For authentic unity to occur, we cannot ignore the things that keep us separated. We must intentionally address and remove them.


Historically, in this country, nothing has separated the church or society like the sin of racial division. All sin requires repentance, which is why all revival movements are characterized by it.

This is not just a revival moment for the people of God; it is also our repentance moment. This is a reformation moment regarding racial relations in the church. This is not a move of God that someone wants to be on the wrong side of.”


Not only do I agree with Reynolds, I believe the history he references is just a small part of God’s plan. I can see the very formation of this country with its Christian roots (See “The Mayflower Compact”), it focus and core belief that “all men are created equal” in its founding document, the Abolitionist Movement, and the Civil War all as part of God’s long-term plan to set people free and break the yoke of oppression.


What this all means is that we are living in a time when God is moving in powerful and mighty ways. Slavery existed as a human institution since before human beings had written history in every culture that ever existed on the planet. But slavery has now been outlawed over all the earth. THAT is a miracle that only Jesus Christ could have done.


The vestiges of slavery do still exist however. There is still racism and prejudice. Men still hate their brothers, just as Cain hated Abel.


But I believe that now is the day, that this is the time God is calling us to take the next step and love the Lord our God with all our hearts, all our souls, all our minds, and all our strength and to love our neighbors as ourselves.


Reynolds is right. We, the people who are the Church of Jesus Christ, must not miss this opportunity to love.

Today’s Praise

The people who walk in darkness

will see a great light.

For those who live in a land of deep darkness,

a light will shine.

You will enlarge the nation of Israel,

and its people will rejoice.

They will rejoice before you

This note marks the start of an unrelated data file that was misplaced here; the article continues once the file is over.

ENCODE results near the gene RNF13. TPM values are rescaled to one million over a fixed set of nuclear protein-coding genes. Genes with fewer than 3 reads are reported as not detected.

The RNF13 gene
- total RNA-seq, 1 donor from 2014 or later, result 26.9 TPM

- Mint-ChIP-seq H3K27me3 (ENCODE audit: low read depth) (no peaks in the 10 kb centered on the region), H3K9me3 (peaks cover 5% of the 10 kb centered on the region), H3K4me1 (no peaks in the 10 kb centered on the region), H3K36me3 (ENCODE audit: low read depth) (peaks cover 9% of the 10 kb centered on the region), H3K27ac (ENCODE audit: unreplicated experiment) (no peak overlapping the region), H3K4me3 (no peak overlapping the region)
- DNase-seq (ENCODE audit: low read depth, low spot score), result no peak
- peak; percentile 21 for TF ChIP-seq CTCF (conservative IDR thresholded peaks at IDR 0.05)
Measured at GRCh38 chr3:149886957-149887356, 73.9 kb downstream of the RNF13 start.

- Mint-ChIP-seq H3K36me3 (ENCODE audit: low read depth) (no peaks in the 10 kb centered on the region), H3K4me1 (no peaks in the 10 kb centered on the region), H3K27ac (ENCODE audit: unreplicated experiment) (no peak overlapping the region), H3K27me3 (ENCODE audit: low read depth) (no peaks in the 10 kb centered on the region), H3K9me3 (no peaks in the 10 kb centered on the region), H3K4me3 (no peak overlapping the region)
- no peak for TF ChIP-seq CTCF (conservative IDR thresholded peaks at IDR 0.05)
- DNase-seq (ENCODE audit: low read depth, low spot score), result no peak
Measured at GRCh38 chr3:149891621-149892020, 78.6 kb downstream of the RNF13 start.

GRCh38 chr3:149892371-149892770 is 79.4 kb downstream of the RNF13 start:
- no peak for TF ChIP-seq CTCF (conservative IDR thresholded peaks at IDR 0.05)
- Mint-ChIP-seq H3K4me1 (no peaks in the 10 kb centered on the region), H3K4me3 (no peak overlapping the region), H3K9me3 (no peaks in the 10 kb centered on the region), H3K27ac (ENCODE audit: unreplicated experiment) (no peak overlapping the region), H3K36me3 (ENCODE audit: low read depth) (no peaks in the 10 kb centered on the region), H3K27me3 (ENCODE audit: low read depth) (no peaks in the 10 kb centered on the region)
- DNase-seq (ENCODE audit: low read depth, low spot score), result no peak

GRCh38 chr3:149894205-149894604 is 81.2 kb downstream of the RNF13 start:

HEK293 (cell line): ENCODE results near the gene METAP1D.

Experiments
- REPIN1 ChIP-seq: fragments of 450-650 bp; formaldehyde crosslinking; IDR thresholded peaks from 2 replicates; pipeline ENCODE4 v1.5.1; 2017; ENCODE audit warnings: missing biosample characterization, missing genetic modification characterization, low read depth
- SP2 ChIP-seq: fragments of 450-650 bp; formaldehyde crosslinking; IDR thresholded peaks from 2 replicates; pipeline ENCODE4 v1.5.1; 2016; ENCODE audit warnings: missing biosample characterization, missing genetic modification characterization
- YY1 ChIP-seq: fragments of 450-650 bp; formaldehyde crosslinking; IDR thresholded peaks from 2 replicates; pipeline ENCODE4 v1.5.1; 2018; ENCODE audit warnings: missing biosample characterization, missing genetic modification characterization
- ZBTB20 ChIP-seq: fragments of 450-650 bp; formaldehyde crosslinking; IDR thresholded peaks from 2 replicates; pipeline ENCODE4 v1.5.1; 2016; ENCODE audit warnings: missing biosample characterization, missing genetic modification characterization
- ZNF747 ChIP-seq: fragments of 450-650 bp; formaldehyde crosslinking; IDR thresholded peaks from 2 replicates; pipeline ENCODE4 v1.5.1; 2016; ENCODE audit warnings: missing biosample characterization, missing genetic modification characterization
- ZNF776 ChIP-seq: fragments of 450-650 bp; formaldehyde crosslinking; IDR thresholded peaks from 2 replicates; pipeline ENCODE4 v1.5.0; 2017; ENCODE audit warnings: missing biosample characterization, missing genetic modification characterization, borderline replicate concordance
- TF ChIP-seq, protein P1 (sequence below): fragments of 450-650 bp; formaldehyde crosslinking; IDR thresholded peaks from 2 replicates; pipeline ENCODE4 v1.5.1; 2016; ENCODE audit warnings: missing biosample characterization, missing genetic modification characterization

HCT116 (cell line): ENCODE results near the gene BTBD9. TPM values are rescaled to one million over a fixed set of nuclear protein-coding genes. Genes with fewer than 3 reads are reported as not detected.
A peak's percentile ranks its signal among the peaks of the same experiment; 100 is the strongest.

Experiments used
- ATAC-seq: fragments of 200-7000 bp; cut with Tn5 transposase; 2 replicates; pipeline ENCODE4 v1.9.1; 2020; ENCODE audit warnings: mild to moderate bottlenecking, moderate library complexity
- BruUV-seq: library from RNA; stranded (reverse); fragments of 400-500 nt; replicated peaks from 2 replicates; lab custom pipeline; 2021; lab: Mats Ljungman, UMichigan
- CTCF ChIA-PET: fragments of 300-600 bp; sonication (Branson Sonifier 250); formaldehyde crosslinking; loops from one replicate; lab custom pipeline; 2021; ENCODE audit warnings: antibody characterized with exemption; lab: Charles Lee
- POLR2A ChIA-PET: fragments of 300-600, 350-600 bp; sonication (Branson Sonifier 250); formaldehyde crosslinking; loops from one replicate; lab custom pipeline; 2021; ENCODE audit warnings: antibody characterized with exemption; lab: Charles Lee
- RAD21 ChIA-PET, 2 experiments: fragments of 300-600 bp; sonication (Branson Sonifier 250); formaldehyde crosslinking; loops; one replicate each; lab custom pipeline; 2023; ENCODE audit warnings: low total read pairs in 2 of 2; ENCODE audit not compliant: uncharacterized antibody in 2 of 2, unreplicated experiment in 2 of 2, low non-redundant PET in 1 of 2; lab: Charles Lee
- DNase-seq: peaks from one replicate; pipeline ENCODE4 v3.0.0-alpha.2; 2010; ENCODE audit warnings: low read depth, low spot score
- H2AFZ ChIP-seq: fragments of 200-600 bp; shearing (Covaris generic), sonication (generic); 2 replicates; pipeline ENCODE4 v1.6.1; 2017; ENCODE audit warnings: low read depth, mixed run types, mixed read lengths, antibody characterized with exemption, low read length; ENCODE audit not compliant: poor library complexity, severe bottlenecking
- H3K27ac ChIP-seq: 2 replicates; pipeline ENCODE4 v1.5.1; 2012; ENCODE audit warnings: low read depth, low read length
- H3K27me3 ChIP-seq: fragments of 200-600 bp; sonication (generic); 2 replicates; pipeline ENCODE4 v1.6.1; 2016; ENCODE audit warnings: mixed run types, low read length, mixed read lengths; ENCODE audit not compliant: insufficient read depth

as people rejoice at the harvest

and like warriors dividing the plunder.

For you will break the yoke of their slavery

and lift the heavy burden from their shoulders.

You will break the oppressor’s rod,

just as you did when you destroyed the army of Midian

The boots of the warrior

and the uniforms bloodstained by war

will all be burned.

They will be fuel for the fire.

For a child is born to us,

a son is given to us.

The government will rest on his shoulders.

And he will be called:

Wonderful Counselor, Mighty God,

Everlasting Father, Prince of Peace.

His government and its peace

will never end.

He will rule with fairness and justice from the throne of his ancestor David

for all eternity.

The passionate commitment of the LORD of Heaven’s Armies

will make this happen!

Isaiah 9: 2-7 (NLT)



Women Interrupted: When Life Doesn’t Go According to Plan

The title, focus, theme, and plan for the 2020 Kinship Christian Radio Women’s Conference was chosen long, long before anyone had ever heard about COVID-19 or the ensuing global pandemic.


Now, I appreciate a good irony as much as anyone, but having to reschedule and completely re-envision an event called “Women Interrupted: When Life Doesn’t Go According to Plan” entirely because nothing has gone according to plan since the initial idea of even having a plan absolutely pegs the irony meter to its maximum. 


Make no mistake, the Women’s Conference is taking place, and it will be held at Hosanna Lutheran Church in Mankato –which is indeed part of the original plan. Registration will open on Monday, July 27 at 8:00 a.m. but that date was not part of the original plan, as the Women’s Conference itself had to be reschedule from its traditionally springtime date to Saturday, August 22nd. 


As I think about this and mentally page through my Bible, the entire book is about things not going according to the plans of human beings.


Moses didn’t think he was even the right guy to free his people from their bondage and slavery. He didn’t plan to send down those plagues on Egypt or part the Red Sea or wander in the desert for forty years.


Joshua didn’t plan to be thrown in a hole, sold to slave traders, and eventually be the most powerful man in Egypt aside from Pharoah.


When his family sent David to bring some food to the troops facing the Philistines, it’s a pretty good bet he hadn’t planned on killing a giant with a sling and a stone.  And it wasn’t his plan to be king of Israel.


Now, there was a guy in the Bible who had a plan and his name was Jonah. His plan was to run away from God because he didn’t want the Ninevites to repent –and he ended up on a beach smelling like the inside of a fish.


Thankfully, the people planning the women’s conference are much more obedient to the LORD than Jonah. (And I can assure, smell a whole lot better.) They have learned that obedience and faithfulness requires a certain degree of flexibility in being able to say, “Okay God.”


So, as I said before, registration opens up at 8:00 a.m. on July 27. The Women’s Conference will be held on Saturday, August 22nd. (At one point, the conference had been rescheduled to August 15, but that had to be changed to August 22. Again, the correct date is August 22.) 


Instead of 750 women in attendance as in previous years, social distancing rules will only allow 250 women to attend. This means registering in a timely manner is even more important than in previous years. Do NOT delay!


There is a limit of six tickets per person. 


Mini-sessions previously planned that involved making items and taking them with you at the end of the day will not be held because of the risk involved, but there will still be a variety of excellent mini-sessions available. Register early!